Fresh Food in the Big Picture

Gardens can create positive change long before vegetables reach the dinner table

People have known the nutritional benefits of fresh fruits and vegetables for centuries. That’s why gardens have had important roles throughout history. Today, we know that fresh produce can provide some great health benefits. However, some of the best perks of gardening happen long before dinner is ready.

Educational Opportunities

School and community gardens allow kids to get away from their desks and engage in a different style of learning. Because they give students hands-on experiences, gardens make great environments for practical lessons. Kids can see real-life applications of math, science and other subjects just by stepping outside and getting their hands dirty. This can help some students retain information and boost academic performance.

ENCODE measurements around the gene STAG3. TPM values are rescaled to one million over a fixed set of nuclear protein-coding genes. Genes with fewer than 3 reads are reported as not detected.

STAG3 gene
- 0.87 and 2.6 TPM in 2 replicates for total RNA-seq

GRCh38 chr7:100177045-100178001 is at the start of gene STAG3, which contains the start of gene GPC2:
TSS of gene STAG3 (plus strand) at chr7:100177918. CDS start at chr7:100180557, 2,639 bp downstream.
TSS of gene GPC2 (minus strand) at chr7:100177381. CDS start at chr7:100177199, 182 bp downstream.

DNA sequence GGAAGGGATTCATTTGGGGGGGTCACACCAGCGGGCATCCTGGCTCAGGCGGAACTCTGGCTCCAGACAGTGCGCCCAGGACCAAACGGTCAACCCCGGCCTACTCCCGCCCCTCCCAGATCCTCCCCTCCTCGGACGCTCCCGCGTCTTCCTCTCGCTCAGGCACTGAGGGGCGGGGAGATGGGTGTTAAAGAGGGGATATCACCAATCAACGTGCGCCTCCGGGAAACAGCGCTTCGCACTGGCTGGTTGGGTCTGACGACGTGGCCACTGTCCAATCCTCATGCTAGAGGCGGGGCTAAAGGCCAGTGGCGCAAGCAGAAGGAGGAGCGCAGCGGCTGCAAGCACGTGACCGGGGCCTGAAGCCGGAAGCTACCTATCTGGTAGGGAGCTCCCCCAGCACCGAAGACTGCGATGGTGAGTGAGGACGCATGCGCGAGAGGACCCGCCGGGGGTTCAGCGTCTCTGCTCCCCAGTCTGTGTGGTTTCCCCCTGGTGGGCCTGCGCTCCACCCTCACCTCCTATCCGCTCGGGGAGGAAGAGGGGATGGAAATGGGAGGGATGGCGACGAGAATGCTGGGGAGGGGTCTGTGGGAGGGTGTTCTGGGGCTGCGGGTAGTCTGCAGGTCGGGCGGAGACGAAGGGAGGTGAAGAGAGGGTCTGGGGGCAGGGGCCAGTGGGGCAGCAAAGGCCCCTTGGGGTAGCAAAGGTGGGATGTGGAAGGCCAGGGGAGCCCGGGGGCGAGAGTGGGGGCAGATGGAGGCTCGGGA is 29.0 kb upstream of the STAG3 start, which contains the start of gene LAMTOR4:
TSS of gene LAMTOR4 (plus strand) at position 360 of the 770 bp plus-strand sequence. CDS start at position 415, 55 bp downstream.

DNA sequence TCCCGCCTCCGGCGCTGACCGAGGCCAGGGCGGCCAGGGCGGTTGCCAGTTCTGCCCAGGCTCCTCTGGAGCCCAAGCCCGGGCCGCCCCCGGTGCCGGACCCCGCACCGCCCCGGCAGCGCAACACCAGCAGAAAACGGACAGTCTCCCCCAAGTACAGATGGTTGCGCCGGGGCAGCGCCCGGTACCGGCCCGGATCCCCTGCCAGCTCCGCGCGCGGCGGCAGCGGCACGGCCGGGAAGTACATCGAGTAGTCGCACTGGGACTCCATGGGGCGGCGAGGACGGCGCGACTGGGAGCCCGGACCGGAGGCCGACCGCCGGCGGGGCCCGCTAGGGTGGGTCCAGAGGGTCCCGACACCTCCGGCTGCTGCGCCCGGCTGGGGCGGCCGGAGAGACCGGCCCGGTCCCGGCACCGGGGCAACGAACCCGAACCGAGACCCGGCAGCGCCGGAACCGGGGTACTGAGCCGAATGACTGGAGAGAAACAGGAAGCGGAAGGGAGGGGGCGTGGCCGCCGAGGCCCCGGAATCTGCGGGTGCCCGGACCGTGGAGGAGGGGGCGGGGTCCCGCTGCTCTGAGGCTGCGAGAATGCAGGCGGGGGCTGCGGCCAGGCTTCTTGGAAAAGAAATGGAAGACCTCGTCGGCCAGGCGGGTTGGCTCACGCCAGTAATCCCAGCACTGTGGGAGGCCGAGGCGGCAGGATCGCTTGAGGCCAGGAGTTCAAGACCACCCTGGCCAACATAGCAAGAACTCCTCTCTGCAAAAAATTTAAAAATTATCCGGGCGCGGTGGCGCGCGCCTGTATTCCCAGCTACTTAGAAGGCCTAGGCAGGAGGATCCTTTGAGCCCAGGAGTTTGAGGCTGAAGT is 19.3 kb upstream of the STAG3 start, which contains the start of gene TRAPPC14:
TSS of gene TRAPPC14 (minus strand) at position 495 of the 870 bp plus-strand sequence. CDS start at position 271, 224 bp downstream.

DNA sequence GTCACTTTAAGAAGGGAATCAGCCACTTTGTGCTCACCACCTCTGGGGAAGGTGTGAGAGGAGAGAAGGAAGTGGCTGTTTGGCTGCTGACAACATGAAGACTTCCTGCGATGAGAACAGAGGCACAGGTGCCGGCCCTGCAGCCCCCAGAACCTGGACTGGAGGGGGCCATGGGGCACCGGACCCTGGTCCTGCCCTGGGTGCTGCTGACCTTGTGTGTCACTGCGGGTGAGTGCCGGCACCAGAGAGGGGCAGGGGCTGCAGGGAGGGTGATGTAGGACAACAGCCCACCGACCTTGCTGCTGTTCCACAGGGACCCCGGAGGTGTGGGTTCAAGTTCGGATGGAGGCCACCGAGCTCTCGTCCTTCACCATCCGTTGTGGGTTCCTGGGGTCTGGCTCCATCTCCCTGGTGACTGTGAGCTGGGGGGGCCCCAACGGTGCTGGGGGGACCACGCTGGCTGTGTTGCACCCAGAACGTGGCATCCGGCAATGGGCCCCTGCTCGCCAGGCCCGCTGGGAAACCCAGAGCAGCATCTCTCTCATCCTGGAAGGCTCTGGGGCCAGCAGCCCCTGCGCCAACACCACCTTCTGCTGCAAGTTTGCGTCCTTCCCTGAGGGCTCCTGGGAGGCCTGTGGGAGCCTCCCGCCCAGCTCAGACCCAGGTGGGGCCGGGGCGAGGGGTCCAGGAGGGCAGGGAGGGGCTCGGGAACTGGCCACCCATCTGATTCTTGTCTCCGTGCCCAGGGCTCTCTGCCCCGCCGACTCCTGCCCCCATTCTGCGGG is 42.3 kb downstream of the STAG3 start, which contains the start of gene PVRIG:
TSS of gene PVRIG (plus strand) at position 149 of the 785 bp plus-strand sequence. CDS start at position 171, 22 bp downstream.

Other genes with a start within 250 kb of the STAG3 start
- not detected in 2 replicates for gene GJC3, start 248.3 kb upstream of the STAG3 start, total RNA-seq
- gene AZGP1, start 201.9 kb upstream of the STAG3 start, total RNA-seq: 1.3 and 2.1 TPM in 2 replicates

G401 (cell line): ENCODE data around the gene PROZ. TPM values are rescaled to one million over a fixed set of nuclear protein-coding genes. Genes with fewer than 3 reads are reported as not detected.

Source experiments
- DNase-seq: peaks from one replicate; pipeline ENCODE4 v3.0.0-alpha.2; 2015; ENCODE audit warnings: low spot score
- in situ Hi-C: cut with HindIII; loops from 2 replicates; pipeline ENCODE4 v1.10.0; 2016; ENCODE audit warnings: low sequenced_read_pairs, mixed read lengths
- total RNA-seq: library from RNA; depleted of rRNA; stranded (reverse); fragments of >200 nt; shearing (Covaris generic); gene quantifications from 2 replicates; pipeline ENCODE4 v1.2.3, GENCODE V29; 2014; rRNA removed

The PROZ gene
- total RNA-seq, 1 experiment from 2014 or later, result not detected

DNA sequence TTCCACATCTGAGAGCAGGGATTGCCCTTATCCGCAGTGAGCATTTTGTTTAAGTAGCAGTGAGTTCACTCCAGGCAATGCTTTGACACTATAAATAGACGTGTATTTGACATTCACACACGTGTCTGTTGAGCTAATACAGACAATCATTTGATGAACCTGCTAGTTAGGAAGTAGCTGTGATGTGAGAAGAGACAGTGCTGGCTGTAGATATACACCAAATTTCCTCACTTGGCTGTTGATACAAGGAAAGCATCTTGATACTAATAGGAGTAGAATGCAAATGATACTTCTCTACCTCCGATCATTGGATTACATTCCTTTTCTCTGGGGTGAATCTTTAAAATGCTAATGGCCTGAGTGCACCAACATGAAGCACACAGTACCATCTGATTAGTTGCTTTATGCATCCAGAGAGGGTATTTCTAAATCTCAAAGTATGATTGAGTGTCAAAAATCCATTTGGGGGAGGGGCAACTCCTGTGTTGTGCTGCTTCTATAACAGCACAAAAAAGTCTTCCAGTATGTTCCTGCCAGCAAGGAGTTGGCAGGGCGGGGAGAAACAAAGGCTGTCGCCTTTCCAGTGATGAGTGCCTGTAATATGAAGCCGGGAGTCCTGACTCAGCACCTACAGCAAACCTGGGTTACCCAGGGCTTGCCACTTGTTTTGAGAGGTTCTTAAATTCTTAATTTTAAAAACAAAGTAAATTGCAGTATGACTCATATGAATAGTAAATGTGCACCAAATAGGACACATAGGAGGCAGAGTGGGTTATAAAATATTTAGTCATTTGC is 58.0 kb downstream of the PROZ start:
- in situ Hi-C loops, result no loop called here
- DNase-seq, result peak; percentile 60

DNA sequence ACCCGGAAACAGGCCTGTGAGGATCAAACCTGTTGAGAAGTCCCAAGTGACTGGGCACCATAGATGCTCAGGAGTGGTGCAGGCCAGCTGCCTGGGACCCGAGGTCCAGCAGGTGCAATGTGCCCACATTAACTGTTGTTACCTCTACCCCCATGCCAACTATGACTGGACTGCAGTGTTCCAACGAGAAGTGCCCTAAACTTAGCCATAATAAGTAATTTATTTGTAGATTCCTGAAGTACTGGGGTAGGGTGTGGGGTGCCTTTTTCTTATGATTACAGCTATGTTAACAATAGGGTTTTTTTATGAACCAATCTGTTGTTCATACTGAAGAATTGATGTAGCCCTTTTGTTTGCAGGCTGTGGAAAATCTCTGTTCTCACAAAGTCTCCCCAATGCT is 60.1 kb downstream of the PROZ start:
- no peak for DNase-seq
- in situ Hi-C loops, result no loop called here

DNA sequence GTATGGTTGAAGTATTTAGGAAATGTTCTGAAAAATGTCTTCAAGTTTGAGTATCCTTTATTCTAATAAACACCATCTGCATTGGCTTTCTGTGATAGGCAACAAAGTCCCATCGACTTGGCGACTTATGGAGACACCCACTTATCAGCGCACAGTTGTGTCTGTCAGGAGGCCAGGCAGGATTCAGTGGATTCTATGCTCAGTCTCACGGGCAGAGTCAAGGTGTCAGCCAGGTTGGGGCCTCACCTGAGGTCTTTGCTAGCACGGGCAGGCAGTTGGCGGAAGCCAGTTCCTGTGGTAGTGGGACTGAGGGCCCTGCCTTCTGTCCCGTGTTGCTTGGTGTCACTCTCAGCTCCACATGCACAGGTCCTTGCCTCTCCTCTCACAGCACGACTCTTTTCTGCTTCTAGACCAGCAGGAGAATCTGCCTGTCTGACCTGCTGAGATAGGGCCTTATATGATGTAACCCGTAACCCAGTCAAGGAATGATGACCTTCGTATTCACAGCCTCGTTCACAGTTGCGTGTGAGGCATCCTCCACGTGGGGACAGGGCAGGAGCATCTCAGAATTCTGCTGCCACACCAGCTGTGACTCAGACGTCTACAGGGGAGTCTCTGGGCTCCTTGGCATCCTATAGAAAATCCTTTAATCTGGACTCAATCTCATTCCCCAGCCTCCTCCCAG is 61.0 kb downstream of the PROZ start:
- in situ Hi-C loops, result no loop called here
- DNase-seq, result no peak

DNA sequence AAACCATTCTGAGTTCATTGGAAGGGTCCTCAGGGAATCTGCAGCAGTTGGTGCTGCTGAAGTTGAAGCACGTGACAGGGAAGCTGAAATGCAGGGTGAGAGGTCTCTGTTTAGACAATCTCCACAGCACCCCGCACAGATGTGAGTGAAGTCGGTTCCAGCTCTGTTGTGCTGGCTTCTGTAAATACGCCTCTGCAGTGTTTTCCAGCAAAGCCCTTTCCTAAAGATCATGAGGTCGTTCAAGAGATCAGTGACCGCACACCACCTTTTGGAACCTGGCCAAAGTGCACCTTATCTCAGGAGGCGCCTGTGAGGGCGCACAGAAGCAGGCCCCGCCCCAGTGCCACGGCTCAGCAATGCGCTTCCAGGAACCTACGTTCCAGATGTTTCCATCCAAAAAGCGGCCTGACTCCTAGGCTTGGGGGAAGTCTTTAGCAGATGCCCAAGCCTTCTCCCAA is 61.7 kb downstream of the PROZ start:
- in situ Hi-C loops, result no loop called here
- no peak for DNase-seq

Community Benefits

Growing a garden—whether it’s in a backyard, vacant lot or school—is a great way to connect your community. Parents can plant seeds alongside their kids or neighbors, cultivating relationships as well as produce. In the end, everyone shares in a bounty of benefits.

Even more, gardens can help communities fight many of the issues common in food deserts, any area that offers little to no easy access to produce. This is often due to a lack of resources like grocery stores or farmers markets. In areas where fresh produce is limited, gardens provide vital opportunities for people to find the food necessary for a balanced diet.

To reap the many benefits of a garden, plant one of your own. We have some tips to help you get started .